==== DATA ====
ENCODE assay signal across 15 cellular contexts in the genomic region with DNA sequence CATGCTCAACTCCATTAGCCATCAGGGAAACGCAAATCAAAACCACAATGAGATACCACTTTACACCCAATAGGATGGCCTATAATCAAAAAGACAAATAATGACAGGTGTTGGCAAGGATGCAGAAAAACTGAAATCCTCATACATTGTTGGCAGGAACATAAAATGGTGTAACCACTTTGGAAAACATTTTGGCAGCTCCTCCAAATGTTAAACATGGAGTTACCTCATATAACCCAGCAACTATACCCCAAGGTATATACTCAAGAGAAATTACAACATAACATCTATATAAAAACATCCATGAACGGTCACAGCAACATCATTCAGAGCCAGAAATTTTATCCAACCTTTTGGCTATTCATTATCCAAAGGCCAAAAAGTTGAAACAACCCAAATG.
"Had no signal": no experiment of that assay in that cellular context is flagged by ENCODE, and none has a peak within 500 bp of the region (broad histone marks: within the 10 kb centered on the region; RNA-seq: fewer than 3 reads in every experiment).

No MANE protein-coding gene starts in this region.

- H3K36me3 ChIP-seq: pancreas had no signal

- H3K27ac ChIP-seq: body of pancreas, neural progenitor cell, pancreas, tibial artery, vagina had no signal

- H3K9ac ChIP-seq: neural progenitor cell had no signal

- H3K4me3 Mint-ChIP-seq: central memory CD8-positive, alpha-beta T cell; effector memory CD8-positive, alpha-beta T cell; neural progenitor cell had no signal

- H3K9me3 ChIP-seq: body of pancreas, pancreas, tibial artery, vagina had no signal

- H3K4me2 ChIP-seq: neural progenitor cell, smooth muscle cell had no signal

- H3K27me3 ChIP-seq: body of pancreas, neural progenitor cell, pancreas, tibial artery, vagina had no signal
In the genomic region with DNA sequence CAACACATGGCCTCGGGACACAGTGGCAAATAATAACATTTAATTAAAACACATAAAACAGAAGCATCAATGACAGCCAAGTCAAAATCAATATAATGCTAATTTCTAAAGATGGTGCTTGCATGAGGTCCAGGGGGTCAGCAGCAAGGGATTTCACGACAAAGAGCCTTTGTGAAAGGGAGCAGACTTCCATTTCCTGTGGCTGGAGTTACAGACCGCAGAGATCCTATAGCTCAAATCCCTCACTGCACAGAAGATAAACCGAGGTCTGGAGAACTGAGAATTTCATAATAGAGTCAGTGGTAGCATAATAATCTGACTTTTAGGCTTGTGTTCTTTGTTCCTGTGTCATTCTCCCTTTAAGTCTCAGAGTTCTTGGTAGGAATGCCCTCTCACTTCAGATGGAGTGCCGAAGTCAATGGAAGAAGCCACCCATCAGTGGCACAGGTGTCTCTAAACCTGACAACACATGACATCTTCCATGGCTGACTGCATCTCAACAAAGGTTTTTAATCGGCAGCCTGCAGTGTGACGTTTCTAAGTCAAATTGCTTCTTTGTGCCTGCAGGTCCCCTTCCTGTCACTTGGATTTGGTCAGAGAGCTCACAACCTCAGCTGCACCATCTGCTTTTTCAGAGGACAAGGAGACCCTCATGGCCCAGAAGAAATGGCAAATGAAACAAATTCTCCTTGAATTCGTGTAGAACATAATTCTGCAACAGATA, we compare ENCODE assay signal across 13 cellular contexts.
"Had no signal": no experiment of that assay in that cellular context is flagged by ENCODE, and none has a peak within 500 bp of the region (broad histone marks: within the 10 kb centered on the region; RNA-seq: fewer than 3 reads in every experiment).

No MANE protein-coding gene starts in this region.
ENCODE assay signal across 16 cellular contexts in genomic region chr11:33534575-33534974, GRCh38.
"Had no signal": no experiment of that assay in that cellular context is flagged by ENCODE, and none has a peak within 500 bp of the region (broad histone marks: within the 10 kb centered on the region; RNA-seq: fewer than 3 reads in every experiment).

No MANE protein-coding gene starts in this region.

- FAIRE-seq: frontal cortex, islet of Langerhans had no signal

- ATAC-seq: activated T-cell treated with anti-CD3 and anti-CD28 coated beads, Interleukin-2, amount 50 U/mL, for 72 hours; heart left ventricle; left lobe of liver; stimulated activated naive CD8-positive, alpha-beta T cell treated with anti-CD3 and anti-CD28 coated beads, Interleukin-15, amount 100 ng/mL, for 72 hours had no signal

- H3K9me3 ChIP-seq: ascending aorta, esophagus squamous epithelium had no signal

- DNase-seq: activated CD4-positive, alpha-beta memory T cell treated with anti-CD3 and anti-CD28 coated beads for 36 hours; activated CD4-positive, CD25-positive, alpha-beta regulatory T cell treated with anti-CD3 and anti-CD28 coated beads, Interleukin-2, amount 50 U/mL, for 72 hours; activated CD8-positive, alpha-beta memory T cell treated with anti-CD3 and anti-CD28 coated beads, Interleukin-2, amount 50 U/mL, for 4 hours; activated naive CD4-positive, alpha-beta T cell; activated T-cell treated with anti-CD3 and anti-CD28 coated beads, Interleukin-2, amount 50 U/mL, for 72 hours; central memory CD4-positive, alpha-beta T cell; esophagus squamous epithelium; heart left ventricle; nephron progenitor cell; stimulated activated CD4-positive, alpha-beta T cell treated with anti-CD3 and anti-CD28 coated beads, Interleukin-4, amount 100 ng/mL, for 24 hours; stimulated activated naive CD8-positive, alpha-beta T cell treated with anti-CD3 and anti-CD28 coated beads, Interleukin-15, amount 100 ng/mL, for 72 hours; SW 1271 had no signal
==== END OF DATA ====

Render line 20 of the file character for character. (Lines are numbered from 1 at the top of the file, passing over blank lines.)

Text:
- DNase-seq: activated CD4-positive, alpha-beta memory T cell treated with anti-CD3 and anti-CD28 coated beads for 36 hours; activated CD4-positive, CD25-positive, alpha-beta regulatory T cell treated with anti-CD3 and anti-CD28 coated beads, Interleukin-2, amount 50 U/mL, for 72 hours; activated CD8-positive, alpha-beta memory T cell treated with anti-CD3 and anti-CD28 coated beads, Interleukin-2, amount 50 U/mL, for 4 hours; activated naive CD4-positive, alpha-beta T cell; activated T-cell treated with anti-CD3 and anti-CD28 coated beads, Interleukin-2, amount 50 U/mL, for 72 hours; central memory CD4-positive, alpha-beta T cell; esophagus squamous epithelium; heart left ventricle; nephron progenitor cell; stimulated activated CD4-positive, alpha-beta T cell treated with anti-CD3 and anti-CD28 coated beads, Interleukin-4, amount 100 ng/mL, for 24 hours; stimulated activated naive CD8-positive, alpha-beta T cell treated with anti-CD3 and anti-CD28 coated beads, Interleukin-15, amount 100 ng/mL, for 72 hours; SW 1271 had no signal